Meeting with the Polish teachers was together upsetting and enlightening. The two I spent time with both were passionate about teaching the Holocaust but spend little time on it. Krzysztof was about my age, an admitted liberal who writes for a local paper, published some poetry, and remembers what life was like under Communist rule. He recalled how he was beaten by police during a demonstration. He teaches history and takes students to Auschwitz once a year . When asked what their reaction was he motioned that they cry. The other teacher was a young student who has not actually taught as yet. He told us he has 1 hour in which to teach the Holocaust. He also told us that his grandparents live in a place where 3,000 Jews had lived. That is the point “had lived” all were taken- none returned.

There are many stories that were told and each again is a person. If I repeat this over and over it is because we must always see the multitude as individuals.

Today we will visit Oscar Schindler’s factory. Picture of me by the factory is posted here. I recalled how I did research on Rosalie Weiser Klein for my class at Kean. She was sent here to Krakow and then to the Plaszow camp-not far from here. You can get information on her on the internet . Her story is harrowing.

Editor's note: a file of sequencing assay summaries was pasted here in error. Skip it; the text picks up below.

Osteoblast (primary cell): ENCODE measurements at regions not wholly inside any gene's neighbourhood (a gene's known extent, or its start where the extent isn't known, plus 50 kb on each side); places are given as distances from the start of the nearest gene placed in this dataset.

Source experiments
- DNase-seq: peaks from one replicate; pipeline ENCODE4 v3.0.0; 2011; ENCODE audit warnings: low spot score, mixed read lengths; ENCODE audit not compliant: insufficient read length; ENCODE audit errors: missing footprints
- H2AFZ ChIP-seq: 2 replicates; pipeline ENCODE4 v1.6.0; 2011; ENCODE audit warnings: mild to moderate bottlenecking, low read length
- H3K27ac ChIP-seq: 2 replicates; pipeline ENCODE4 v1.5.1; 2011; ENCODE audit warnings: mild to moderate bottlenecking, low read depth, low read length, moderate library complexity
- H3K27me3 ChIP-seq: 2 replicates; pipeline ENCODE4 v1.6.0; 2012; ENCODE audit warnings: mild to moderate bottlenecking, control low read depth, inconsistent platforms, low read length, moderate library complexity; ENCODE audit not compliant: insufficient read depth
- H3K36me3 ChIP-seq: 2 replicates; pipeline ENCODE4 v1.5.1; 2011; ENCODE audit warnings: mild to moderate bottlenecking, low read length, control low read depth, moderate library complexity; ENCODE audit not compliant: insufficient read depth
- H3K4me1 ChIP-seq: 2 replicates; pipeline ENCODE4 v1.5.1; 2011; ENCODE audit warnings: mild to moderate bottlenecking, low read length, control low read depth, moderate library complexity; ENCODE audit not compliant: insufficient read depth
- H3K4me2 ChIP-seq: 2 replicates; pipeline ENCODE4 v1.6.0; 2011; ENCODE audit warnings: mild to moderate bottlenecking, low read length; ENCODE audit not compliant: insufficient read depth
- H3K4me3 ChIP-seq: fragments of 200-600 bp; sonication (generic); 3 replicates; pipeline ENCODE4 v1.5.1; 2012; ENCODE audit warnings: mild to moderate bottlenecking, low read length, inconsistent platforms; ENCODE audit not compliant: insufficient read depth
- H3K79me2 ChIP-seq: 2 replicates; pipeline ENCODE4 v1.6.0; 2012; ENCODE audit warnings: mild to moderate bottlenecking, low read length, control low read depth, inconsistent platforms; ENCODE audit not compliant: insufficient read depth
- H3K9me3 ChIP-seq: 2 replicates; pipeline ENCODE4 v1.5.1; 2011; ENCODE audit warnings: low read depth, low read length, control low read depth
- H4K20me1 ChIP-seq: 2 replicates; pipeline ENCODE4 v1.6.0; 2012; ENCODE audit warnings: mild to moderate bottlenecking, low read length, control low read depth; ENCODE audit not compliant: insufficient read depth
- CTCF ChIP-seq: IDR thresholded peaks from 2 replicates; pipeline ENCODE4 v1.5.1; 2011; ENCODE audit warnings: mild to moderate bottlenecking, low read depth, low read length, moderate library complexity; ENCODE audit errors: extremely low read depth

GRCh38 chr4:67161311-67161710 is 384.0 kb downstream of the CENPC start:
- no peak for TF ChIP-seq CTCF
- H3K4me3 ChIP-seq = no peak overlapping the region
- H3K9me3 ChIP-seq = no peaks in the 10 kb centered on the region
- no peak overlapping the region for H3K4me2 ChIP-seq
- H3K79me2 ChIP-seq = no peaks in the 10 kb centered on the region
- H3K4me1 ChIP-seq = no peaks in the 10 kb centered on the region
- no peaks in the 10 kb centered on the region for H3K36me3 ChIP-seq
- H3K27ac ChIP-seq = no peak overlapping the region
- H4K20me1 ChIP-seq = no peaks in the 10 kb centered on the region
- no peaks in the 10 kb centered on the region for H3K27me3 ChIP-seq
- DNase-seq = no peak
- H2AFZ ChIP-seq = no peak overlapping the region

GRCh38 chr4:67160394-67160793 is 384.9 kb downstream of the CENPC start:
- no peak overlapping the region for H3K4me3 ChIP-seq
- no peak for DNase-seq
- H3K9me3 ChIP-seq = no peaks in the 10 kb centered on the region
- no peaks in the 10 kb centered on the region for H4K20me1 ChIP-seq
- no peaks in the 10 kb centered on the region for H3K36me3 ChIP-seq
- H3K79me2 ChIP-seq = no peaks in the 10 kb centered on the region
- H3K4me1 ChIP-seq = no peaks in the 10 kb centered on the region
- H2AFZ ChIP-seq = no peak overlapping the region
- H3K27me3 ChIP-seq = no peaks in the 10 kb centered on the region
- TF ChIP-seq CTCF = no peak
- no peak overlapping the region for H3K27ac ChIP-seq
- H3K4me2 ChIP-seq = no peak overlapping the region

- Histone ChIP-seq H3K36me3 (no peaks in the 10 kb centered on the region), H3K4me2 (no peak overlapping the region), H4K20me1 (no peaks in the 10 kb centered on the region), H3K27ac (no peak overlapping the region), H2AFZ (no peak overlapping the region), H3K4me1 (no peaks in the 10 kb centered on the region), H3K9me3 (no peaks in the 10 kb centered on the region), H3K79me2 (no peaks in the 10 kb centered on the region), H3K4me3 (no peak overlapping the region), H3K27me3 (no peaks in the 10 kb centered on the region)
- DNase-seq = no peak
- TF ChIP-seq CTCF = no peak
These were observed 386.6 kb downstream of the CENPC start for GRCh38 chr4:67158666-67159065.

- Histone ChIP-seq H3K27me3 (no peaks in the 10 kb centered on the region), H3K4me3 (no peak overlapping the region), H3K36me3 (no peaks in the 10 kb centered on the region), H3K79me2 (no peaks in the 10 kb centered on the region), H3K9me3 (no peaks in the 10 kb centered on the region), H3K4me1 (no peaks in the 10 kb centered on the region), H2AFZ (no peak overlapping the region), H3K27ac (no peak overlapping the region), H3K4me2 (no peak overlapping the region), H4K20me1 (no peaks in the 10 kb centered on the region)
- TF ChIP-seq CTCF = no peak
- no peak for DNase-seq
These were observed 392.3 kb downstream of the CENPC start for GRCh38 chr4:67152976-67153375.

Today we visited The Jewish Quarter and saw the oldest synagogues still in use for Orthodox and one for Reformed Jews. There actually is a small Chasidic Jewish community that came from the States that live here now.

What intrigued me most today was visiting Oscar Schindler’s factory. It was where the film was done and where the actual events unfolded. You can see the street where the young woman walked down to get Schindler to help her parents, and we saw where the workers walked from the ghetto to the factory. The windows have copies of the list displayed and on the outside, actual photos of the “Schindler Jews” are also on display.

The scenes where the ghetto was emptied and where the belongings were thrown from the balcony were actually done at a location that Speilberg felt was more ‘artistic.’ You can recognize them from the photo.
There is a museum inside the building. We also saw what was left of the Krackow ghetto wall, which was built by slave labor Jews. The Nazi's in their effort to humiliate, had the walls built in the shape of head stones so that the Jews inside felt like they were inside a cemetery.
We then had the afternoon off so we shopped for amber, which is famous in Krackow. We ate Lodi ( ice cream). and are waiting to have dinner with Linda’s Polish relatives.
This morning, one participant, Mitch announced to the bus that it was my 25th wedding anniversary and Elaine led the group in a rendition of “Simentov and Mazel tov.”